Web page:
This change took place on August 15, 2015, which marked the seventieth anniversary of imperial Japan’s defeat in World War II. KCNA explained, “The wicked Japanese imperialists committed such unpardonable crimes as depriving Korea of even its standard time.” Meanwhile, South Korea remained in “Tokyo time.”
However, in May 2018, North Korea changed its time zone to match South Korea’s during a period of inter-Korean rapprochement. Kim Jong Un was apparently disturbed by the sight of two different clocks in Panmunjom during meetings with South Korean President Moon Jae-in.
This manipulation of time by the North Korean government was a manifestation of Pyongyang’s nationalistic ideology, historical memory of Japanese colonialism, and anxieties regarding inter-Korean relations. And due to his absolute autocracy, Kim Jong Un can literally control time in the North.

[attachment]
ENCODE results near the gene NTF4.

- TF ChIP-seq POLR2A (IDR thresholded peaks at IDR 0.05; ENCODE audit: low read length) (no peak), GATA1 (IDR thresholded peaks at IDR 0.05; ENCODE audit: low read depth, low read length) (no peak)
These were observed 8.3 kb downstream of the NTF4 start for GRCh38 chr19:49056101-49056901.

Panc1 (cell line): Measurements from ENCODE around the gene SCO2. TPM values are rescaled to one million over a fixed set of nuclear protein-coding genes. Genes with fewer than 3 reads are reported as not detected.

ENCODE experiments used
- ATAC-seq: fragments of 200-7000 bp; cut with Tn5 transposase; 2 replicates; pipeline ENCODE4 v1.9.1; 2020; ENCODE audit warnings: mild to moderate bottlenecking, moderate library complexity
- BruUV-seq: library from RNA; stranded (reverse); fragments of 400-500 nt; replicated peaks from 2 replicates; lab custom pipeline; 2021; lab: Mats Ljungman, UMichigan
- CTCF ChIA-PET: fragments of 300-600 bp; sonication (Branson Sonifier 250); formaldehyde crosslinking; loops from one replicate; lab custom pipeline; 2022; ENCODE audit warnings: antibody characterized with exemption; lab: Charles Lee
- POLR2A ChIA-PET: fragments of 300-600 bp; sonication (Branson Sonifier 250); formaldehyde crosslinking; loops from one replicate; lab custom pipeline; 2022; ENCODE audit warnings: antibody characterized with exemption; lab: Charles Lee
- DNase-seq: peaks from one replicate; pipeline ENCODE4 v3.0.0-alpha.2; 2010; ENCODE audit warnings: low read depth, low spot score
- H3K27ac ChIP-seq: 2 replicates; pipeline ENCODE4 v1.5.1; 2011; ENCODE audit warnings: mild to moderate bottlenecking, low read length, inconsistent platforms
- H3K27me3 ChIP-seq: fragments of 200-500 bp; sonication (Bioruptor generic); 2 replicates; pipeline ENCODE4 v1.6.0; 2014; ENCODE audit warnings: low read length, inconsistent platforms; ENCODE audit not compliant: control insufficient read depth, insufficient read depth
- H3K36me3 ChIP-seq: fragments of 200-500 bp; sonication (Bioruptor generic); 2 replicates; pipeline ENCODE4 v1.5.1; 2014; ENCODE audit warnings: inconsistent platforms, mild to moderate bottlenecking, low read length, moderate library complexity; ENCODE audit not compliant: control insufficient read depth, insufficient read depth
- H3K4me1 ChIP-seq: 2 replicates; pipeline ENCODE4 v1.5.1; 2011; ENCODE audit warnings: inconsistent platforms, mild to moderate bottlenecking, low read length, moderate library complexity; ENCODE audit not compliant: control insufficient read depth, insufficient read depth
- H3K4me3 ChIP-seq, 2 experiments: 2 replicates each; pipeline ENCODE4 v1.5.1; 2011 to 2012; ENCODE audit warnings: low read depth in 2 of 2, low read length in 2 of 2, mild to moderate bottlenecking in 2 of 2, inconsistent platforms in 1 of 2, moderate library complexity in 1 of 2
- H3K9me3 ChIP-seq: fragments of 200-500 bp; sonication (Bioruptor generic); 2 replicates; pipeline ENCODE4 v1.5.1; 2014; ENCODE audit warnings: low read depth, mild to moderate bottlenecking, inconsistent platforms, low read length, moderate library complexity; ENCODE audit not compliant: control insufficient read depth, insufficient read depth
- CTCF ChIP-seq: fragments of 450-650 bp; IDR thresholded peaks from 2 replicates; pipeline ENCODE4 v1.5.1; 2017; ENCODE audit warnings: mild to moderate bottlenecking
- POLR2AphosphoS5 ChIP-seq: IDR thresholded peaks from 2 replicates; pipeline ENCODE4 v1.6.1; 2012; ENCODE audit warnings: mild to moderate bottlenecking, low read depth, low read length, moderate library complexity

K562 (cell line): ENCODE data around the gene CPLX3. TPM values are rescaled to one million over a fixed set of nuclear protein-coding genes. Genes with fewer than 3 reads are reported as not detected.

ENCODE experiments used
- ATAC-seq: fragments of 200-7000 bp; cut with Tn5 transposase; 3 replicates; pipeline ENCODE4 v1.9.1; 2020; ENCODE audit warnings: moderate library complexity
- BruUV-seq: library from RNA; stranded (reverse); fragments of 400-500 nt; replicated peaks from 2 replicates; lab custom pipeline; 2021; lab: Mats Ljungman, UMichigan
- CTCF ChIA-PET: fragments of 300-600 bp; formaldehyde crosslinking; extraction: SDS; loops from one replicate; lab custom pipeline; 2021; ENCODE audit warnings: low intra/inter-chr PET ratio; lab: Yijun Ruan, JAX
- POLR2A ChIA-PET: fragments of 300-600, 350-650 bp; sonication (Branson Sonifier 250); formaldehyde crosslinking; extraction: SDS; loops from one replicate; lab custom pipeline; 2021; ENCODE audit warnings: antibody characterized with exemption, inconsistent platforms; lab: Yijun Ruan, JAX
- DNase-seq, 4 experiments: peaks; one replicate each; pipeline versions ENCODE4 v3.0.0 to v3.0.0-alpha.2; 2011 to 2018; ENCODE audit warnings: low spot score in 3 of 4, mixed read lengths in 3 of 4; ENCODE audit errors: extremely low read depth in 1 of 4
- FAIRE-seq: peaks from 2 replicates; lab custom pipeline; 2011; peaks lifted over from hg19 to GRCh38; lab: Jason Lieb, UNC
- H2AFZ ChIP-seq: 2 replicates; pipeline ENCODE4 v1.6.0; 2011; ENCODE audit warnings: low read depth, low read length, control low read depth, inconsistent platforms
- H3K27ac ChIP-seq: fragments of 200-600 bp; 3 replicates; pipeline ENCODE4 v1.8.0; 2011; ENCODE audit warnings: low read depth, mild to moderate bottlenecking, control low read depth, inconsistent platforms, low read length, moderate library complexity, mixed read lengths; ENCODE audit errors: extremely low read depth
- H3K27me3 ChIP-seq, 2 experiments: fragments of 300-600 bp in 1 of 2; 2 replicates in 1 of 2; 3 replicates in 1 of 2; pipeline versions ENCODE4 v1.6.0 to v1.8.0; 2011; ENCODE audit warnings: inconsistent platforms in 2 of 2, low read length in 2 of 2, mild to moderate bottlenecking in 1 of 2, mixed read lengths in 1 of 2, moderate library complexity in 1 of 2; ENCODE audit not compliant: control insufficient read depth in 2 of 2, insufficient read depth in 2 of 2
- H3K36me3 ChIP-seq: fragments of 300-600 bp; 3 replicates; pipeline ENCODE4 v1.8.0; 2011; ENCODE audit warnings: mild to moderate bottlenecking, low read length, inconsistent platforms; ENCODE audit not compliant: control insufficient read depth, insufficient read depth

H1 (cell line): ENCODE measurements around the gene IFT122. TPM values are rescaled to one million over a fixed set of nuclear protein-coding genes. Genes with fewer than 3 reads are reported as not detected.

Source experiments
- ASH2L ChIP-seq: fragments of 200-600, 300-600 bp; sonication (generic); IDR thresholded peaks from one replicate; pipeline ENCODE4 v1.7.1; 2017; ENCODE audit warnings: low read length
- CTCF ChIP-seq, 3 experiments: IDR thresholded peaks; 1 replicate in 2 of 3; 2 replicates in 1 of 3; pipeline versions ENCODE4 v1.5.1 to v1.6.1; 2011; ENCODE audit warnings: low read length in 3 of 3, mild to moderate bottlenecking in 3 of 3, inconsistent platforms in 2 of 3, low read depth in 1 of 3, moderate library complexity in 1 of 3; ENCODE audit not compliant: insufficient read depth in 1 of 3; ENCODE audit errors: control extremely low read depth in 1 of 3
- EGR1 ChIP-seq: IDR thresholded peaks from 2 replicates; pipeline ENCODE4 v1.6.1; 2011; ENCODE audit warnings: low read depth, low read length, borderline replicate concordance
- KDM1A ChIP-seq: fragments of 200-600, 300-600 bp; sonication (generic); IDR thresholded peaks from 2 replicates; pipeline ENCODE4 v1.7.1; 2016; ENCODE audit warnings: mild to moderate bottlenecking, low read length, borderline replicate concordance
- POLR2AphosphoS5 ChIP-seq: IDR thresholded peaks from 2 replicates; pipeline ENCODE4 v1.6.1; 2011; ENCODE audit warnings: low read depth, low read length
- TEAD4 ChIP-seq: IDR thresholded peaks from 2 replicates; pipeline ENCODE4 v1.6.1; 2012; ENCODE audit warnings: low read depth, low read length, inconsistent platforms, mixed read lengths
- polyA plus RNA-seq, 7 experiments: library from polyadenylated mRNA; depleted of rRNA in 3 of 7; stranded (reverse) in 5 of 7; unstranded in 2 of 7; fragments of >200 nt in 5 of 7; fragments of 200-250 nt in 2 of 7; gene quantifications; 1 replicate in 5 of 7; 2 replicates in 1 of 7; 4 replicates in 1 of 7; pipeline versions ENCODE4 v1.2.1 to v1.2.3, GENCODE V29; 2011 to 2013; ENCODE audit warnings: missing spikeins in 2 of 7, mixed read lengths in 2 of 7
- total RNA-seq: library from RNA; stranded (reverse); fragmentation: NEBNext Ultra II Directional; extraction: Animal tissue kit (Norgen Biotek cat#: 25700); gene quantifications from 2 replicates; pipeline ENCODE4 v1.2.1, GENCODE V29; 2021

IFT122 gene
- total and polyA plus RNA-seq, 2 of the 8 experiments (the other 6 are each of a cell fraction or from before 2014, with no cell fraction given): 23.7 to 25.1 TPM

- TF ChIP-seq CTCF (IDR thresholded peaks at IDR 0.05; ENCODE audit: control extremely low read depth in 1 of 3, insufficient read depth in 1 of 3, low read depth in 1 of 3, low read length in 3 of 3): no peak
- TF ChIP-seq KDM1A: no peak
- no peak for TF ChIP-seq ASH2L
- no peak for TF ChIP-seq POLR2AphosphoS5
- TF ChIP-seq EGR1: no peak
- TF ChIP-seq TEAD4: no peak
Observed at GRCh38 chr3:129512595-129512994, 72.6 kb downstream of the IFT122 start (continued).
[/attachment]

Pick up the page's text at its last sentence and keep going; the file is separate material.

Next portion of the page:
As the end of the year approaches, it is important to note that North Korea’s idea of time is subjective and political. Pyongyang can easily move this deadline earlier or later.
However, by imposing a strict deadline, the Kim family regime once again uses time as a political tool in its statecraft. It would be wise for U.S. policymakers to at least know North Korea’s stated deadlines.
Benjamin R. Young is an Assistant Professor at Dakota State University. He holds a Ph.D. from George Washington University, and focuses his research on modern Korea, Cold War international history, and Marxism in the Third World.